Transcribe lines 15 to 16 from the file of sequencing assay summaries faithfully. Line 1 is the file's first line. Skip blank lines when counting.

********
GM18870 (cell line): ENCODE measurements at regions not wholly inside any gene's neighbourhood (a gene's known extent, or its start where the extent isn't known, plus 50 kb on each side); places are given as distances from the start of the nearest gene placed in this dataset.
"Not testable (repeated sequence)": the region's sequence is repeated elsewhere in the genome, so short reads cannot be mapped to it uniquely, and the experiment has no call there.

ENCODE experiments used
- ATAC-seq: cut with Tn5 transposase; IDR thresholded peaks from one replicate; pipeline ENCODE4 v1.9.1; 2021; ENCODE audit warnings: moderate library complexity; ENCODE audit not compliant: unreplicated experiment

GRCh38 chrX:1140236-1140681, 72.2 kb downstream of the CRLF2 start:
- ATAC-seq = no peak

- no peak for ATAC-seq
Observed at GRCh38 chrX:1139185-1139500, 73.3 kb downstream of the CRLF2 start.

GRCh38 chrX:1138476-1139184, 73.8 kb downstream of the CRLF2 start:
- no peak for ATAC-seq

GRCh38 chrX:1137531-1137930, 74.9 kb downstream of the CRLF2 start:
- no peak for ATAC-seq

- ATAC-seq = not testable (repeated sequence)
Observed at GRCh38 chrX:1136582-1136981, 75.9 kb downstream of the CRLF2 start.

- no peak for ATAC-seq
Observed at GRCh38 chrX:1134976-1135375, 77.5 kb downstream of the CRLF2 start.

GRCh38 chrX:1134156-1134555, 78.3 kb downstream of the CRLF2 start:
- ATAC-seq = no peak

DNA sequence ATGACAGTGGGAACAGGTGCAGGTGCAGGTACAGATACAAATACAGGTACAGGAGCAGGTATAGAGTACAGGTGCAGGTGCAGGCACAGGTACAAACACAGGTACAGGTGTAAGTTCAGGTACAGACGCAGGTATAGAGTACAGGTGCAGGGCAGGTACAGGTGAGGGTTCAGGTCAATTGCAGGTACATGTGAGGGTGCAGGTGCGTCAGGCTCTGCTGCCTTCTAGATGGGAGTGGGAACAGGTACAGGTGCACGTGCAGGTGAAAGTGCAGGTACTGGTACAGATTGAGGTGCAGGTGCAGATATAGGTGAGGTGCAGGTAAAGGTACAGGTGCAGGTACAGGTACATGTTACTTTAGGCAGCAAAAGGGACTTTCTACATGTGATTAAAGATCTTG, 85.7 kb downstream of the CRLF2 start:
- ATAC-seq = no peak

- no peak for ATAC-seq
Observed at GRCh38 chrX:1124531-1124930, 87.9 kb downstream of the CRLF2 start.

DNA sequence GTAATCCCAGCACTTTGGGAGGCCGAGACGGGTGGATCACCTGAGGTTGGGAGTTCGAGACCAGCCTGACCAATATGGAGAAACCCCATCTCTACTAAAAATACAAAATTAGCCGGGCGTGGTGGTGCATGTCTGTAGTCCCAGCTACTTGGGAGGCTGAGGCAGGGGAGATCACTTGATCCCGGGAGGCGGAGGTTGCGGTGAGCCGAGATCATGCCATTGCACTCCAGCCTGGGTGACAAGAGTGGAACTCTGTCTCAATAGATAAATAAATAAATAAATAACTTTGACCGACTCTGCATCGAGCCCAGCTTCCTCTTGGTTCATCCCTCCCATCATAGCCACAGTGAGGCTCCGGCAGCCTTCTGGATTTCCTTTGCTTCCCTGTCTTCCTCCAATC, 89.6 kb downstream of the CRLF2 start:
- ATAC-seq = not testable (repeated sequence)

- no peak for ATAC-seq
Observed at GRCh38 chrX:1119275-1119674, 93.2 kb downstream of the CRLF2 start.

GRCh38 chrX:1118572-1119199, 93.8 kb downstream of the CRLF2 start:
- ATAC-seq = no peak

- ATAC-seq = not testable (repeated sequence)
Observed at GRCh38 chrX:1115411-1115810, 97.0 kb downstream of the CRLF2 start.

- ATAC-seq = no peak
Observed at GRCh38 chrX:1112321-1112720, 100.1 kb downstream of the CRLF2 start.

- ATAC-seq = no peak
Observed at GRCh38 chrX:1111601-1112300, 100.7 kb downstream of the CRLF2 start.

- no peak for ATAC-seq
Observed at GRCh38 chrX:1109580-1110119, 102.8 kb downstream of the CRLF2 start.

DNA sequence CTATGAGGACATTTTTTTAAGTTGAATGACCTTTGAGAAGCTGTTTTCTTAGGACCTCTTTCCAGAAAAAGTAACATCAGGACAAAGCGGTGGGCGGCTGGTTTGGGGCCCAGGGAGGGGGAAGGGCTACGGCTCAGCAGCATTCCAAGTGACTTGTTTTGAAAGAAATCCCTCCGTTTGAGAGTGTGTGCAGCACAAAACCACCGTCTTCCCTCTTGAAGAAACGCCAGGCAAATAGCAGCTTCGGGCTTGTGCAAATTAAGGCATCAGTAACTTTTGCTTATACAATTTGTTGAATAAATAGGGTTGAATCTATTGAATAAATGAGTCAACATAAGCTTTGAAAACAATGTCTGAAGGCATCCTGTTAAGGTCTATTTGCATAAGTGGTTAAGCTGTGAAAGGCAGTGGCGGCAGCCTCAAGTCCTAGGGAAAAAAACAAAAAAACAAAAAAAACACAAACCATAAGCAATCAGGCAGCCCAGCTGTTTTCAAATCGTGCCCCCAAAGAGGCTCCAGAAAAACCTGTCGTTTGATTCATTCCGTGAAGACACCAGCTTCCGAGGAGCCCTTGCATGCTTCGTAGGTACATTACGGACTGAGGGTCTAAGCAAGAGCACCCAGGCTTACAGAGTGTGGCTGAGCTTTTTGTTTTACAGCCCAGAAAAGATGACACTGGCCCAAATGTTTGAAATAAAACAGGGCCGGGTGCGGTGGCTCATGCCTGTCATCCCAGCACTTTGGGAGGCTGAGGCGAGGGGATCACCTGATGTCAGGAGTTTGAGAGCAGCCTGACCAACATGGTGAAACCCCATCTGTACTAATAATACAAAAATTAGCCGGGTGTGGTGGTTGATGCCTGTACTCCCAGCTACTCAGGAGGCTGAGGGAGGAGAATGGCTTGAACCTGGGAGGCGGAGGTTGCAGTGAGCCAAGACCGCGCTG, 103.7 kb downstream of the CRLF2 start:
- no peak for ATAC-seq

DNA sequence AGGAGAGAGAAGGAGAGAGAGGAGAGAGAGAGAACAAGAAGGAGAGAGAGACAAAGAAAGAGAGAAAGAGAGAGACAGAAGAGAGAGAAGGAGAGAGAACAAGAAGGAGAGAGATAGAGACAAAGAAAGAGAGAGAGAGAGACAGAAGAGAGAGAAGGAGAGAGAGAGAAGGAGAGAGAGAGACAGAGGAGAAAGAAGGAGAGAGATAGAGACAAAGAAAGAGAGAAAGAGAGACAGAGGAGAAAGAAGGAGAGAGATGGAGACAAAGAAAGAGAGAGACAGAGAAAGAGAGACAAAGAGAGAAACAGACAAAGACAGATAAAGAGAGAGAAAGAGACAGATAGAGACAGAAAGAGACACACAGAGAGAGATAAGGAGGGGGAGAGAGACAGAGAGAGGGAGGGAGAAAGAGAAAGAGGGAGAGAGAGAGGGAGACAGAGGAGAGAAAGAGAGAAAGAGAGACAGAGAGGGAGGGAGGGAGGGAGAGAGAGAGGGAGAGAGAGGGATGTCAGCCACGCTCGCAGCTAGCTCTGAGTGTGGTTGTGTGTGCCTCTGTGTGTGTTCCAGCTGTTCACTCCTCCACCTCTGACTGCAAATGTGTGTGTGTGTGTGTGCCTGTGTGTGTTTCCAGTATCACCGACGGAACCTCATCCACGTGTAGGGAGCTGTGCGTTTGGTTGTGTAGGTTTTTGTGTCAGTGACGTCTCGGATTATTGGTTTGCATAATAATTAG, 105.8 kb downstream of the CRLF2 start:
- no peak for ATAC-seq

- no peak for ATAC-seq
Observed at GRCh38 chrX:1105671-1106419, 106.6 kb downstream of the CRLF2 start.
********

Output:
- no peak for ATAC-seq
Observed at GRCh38 chrX:1134976-1135375, 77.5 kb downstream of the CRLF2 start.